The form of Andros Townsend at Queens Park Rangers has won him a place in Stuart Pearce's England Under-21 squad for next month's European U21 Championship in Israel, whilst also drawing questioning glances from the Tottenham faithful as to why he was ever allowed to go out on loan in the first place.
He has been by far the Hoops' best player since the turn of the year, recording an average rating of 7.45 from WhoScored.com, which is only bettered by 13 players with at least 10 Premier League appearances in 2013. That is something of a feat whilst playing for a team that have barely threatened even to temporarily make it out of the relegation zone.
Townsend was largely responsible for whatever optimism there might have been at Loftus Road over a great escape, with a couple of outstanding strikes from range as well as time and again worrying the opposition with the ball at his feet. Only Gareth Bale (six), Yohan Cabaye and Lukas Podolski (both three) have scored more Premier League goals in 2013 from outside the penalty area than Townsend, whilst the on-loan youngster has also successfully dribbled past an opponent more times this year (48) than any other player in the whole league.
Not only is his tally at least 10 more than anyone else has managed - ahead of Adel Taarabt on 38 - it is yet more impressive that Townsend has done so in only 11 appearances, while every other player that has completed 30 or more successful dribbles has done so in at least 14 games.
So, with Alex Oxlade-Chamberlain now deemed a senior England player and thus set to add to his international caps in the upcoming friendlies against the Republic of Ireland and Brazil, Townsend represents one of the next batch of English wingers to break through.
Along with Wigan's Callum McManaman (providing he is fit to play), Blackpool's Tom Ince and Manchester United's Wilfried Zaha, England U21s will have plenty of attacking options at the upcoming tournament, as well as a number of exciting prospects for the future. With that much creativity in their ranks, there is reason to believe the Young Lions can do well in the competition, and Townsend looks likely to play a part.
QPR are not a free-scoring side but they do score more with the winger in their team. They have scored only once - a penalty - in their four games played since their relegation to the Championship was confirmed, and they have arguably given up since that date. Prior to that though, they scored nine times in seven Premier League matches with Townsend starting, including the only game in which they scored more than twice all season (3-1 at home to Sunderland), when he netted one and assisted another.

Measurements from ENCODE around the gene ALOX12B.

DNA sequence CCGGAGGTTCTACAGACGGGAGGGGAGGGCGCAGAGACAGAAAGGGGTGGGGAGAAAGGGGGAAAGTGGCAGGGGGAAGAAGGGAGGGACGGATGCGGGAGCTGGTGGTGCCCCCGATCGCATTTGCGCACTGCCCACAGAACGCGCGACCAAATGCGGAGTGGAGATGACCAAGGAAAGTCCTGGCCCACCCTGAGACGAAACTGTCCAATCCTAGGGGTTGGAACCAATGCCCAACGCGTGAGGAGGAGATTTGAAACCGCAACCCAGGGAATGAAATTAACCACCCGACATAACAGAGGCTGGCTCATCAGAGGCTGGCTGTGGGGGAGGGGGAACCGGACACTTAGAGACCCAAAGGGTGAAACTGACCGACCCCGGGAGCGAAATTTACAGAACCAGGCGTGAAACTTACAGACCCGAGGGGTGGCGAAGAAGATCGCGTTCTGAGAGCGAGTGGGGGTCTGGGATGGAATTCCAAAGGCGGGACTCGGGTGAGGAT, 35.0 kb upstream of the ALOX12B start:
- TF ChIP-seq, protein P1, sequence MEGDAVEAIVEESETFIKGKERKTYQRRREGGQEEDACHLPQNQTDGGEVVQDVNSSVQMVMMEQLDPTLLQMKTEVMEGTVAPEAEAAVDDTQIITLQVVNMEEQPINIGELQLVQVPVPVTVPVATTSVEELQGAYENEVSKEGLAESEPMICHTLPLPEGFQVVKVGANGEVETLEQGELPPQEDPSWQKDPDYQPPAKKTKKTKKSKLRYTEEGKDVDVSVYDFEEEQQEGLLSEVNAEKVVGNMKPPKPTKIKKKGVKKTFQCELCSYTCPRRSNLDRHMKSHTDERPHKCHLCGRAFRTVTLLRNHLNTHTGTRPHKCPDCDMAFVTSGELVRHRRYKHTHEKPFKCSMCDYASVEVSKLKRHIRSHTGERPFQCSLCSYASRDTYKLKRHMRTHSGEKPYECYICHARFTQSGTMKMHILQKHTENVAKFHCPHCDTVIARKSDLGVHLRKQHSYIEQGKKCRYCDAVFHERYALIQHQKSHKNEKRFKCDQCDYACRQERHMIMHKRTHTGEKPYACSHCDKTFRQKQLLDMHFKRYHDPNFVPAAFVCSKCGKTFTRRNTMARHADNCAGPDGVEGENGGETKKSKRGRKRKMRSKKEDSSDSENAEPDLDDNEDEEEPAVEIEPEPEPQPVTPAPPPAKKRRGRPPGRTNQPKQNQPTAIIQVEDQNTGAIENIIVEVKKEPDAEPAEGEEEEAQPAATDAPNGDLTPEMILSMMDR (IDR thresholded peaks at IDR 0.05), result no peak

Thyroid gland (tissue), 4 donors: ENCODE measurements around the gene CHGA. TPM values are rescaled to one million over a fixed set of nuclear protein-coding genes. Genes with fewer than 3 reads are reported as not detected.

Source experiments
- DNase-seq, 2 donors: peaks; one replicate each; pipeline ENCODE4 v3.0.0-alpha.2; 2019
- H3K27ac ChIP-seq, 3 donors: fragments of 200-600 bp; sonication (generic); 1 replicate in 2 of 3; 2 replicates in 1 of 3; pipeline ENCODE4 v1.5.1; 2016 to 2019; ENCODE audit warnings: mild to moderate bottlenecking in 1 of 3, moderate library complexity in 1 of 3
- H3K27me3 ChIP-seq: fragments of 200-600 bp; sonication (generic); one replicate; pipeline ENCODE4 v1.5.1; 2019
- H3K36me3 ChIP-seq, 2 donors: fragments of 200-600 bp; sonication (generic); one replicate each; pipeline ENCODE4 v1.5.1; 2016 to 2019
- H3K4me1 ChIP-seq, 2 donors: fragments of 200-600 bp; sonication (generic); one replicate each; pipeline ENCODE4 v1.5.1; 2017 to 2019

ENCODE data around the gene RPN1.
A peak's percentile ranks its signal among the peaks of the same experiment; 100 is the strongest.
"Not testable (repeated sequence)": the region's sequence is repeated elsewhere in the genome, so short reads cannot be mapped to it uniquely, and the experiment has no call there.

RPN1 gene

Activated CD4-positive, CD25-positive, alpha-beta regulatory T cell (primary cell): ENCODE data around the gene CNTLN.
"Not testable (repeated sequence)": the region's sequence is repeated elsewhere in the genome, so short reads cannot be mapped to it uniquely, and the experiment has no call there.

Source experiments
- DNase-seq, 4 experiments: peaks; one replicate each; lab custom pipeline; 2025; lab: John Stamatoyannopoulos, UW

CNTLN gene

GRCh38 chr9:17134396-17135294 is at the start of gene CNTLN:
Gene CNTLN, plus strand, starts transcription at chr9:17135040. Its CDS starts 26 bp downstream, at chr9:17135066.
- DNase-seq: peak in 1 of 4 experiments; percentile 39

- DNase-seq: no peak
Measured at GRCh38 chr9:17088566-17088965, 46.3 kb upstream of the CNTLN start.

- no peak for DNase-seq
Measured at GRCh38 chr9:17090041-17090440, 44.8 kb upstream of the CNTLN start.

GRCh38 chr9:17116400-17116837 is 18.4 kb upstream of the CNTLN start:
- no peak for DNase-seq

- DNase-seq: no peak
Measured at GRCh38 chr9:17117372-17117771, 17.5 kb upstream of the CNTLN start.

Compare their tally of 10 goals in the 11 games that Townsend has played a part in to their 20 goals in the other 26 matches, and we start to see what a difference he makes. Furthermore, in the games he has played in, the R's averaged 13.8 shots per game, while only having 12.9 attempts per game without him. Neither marks a huge difference, granted, but it's a difference at least and one that could well have aided their relegation fight had they had him all season. Townsend has added a new element to QPR's play and a new attacking dimension which will certainly be of use to Pearce at the U21 Euros.
As can be seen on his WhoScored.com player page, whilst dribbling and long shots naturally make up his two main strengths, he also stands out for his defensive contribution. Keen to impress at the top level, maybe this is hardly surprising and the least we should expect of him, but three tackles and 1.1 interceptions per appearance still make up a valuable side to his game.
On the other side of the coin though, there are always going to be elements to his game that a young player needs to focus on improving. With a 78.6% pass success rate at QPR, there is work to be done in that regard. It is only natural though, that a young player wanting to catch the eye of potential suitors as well as his parent club, may look for the killer pass a little too early and a little too often. With time and experience, he will learn to keep a cool head in such situations.
Meanwhile, his ambition to drive forwards with the ball sees him tackled as many as five times per appearance, while he also loses possession due to a poor first touch 2.1 times per game. This, as well as misplacing more than two in every 10 passes he attempts, makes him a frustrating player to have in your ranks.
With the goals he is capable of, however, he is undoubtedly an incredible talent, and will be good to watch over the summer at the European U21 Championship, while Spurs would be mad not to to snatch him back at the earliest opportunity they can.
All statistics courtesy of WhoScored.com, where you can find yet more stats, including live in-game data and unique player and team ratings.
Follow Ali Tweedale on Twitter at @alitweedale.